The law tells us the minimum annual leave we must give to those we employ. Since 1 April 2009, employers must give their employees 5.6 weeks paid holiday each year. The holiday entitlement is pro-rata for part-time staff. For instance if an employee works 22 hours a week then they will be entitled to 22 (number of hours worked) x 5.6 (weeks they are legally entitled to) so they would get 5.6 weeks or 123.2 hours Annual Leave each year.
Employers can set times when their PAs will take their leave for example when they are on holiday themselves or at times when they do not need the services of their PA.
Once an employee starts work, details of holiday pay and holiday entitlement should be included in the employee’s written contract where there is one, or their written statement of employment. The written statement of employment is required by law and must be given to the employee no later than 2 months after the start of their employment.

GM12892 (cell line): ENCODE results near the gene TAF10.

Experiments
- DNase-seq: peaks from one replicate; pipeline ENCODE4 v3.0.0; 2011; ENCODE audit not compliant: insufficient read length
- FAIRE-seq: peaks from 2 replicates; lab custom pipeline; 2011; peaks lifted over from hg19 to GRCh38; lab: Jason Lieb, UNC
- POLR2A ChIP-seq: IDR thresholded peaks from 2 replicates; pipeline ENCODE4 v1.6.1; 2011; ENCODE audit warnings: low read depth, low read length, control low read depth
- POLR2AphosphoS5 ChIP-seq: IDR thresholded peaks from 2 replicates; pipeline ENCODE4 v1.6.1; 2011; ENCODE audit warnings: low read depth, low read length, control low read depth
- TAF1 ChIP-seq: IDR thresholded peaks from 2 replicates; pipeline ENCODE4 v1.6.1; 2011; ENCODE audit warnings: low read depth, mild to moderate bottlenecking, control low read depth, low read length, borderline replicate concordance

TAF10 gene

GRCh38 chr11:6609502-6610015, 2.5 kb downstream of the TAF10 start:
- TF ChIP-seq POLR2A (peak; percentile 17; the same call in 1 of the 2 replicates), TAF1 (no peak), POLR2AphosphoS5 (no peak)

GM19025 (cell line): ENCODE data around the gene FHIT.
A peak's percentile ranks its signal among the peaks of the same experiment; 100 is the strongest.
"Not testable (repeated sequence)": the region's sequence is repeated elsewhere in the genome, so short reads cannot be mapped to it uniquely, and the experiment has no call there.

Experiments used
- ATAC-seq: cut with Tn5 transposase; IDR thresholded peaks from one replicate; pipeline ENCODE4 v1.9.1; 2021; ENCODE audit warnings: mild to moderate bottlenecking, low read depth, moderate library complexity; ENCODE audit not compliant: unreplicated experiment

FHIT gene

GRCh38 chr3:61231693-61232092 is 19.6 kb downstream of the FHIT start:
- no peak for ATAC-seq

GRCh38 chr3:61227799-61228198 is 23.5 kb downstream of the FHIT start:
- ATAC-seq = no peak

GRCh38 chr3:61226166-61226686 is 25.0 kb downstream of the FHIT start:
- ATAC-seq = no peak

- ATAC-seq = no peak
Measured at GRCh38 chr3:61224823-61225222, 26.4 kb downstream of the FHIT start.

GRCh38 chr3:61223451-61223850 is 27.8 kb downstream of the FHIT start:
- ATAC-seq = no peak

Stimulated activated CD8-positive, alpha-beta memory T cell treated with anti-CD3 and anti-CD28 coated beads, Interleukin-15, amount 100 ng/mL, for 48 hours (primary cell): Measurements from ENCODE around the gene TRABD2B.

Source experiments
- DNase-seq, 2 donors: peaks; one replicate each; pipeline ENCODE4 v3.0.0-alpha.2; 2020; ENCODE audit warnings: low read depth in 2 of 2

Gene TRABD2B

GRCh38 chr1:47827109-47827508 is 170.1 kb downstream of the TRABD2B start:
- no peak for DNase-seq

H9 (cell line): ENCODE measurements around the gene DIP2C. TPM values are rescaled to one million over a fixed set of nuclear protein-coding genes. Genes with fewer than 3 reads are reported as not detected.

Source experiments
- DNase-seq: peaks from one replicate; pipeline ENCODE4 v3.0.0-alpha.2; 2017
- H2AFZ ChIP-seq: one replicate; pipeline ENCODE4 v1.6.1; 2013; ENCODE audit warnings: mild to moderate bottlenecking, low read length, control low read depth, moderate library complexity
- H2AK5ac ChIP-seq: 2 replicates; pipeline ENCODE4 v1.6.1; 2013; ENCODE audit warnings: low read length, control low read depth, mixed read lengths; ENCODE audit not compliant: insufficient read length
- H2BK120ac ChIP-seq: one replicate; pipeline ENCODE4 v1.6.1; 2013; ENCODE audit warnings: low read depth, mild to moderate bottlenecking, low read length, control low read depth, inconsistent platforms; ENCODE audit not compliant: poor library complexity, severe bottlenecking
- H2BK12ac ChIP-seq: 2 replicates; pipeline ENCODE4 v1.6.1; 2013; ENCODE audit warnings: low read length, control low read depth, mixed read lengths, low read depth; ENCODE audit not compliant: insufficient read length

Public holidays include bank holidays, common law holidays and holidays by royal announcement. If Christmas and New Year public holidays fall at a weekend, other week days are declared public holidays. Paid time off does not legally have to be given for public holidays, and if it is it can be included in the Annual Leave entitlement.
For more information, go to the Business Link website.
The employer can start the holiday year at any time. It could be the day that your employee starts or you could have a fixed annual leave year. The Business Link website has an interactive tool to help calculate the Annual leave which you are entitled to. Go to the Statutory Leave Calculator on the Business Link website click.
Employers and employees can agree how and when to give notice of when leave is to be taken. If there is no agreement in place, the notice period should be at least twice as long as the leave to be taken.
If a worker leaves, they have the right to be paid for any leave time owed but not taken and the employer has the right to deduct pay for any leave taken which the employer had not accrued.